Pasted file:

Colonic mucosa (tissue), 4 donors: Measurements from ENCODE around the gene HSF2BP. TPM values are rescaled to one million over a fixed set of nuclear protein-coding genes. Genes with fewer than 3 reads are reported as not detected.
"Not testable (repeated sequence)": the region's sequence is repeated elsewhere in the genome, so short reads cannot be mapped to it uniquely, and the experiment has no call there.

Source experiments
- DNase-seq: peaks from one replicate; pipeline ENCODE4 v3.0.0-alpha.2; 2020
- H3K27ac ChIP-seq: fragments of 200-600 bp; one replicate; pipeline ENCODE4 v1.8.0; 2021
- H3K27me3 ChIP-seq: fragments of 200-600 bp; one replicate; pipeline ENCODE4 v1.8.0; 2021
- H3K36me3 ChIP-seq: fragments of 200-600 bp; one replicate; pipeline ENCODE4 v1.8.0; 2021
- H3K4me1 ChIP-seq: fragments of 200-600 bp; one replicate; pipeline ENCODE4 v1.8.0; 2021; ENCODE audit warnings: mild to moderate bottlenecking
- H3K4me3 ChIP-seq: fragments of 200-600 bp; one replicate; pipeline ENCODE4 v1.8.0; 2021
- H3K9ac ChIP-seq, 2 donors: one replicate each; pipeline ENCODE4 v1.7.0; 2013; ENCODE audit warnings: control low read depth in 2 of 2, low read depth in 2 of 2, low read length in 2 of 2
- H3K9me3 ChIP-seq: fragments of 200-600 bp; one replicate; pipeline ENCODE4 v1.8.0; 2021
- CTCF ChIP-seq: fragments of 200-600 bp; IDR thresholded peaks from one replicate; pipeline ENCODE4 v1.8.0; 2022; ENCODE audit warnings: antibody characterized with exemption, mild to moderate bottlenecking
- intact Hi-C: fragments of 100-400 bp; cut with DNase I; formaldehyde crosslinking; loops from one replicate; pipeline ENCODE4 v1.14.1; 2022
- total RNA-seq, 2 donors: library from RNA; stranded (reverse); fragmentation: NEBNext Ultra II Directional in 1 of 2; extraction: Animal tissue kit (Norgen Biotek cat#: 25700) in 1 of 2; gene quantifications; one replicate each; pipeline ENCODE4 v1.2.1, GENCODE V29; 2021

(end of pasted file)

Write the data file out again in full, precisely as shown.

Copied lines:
Colonic mucosa (tissue), 4 donors: Measurements from ENCODE around the gene HSF2BP. TPM values are rescaled to one million over a fixed set of nuclear protein-coding genes. Genes with fewer than 3 reads are reported as not detected.
"Not testable (repeated sequence)": the region's sequence is repeated elsewhere in the genome, so short reads cannot be mapped to it uniquely, and the experiment has no call there.

Source experiments
- DNase-seq: peaks from one replicate; pipeline ENCODE4 v3.0.0-alpha.2; 2020
- H3K27ac ChIP-seq: fragments of 200-600 bp; one replicate; pipeline ENCODE4 v1.8.0; 2021
- H3K27me3 ChIP-seq: fragments of 200-600 bp; one replicate; pipeline ENCODE4 v1.8.0; 2021
- H3K36me3 ChIP-seq: fragments of 200-600 bp; one replicate; pipeline ENCODE4 v1.8.0; 2021
- H3K4me1 ChIP-seq: fragments of 200-600 bp; one replicate; pipeline ENCODE4 v1.8.0; 2021; ENCODE audit warnings: mild to moderate bottlenecking
- H3K4me3 ChIP-seq: fragments of 200-600 bp; one replicate; pipeline ENCODE4 v1.8.0; 2021
- H3K9ac ChIP-seq, 2 donors: one replicate each; pipeline ENCODE4 v1.7.0; 2013; ENCODE audit warnings: control low read depth in 2 of 2, low read depth in 2 of 2, low read length in 2 of 2
- H3K9me3 ChIP-seq: fragments of 200-600 bp; one replicate; pipeline ENCODE4 v1.8.0; 2021
- CTCF ChIP-seq: fragments of 200-600 bp; IDR thresholded peaks from one replicate; pipeline ENCODE4 v1.8.0; 2022; ENCODE audit warnings: antibody characterized with exemption, mild to moderate bottlenecking
- intact Hi-C: fragments of 100-400 bp; cut with DNase I; formaldehyde crosslinking; loops from one replicate; pipeline ENCODE4 v1.14.1; 2022
- total RNA-seq, 2 donors: library from RNA; stranded (reverse); fragmentation: NEBNext Ultra II Directional in 1 of 2; extraction: Animal tissue kit (Norgen Biotek cat#: 25700) in 1 of 2; gene quantifications; one replicate each; pipeline ENCODE4 v1.2.1, GENCODE V29; 2021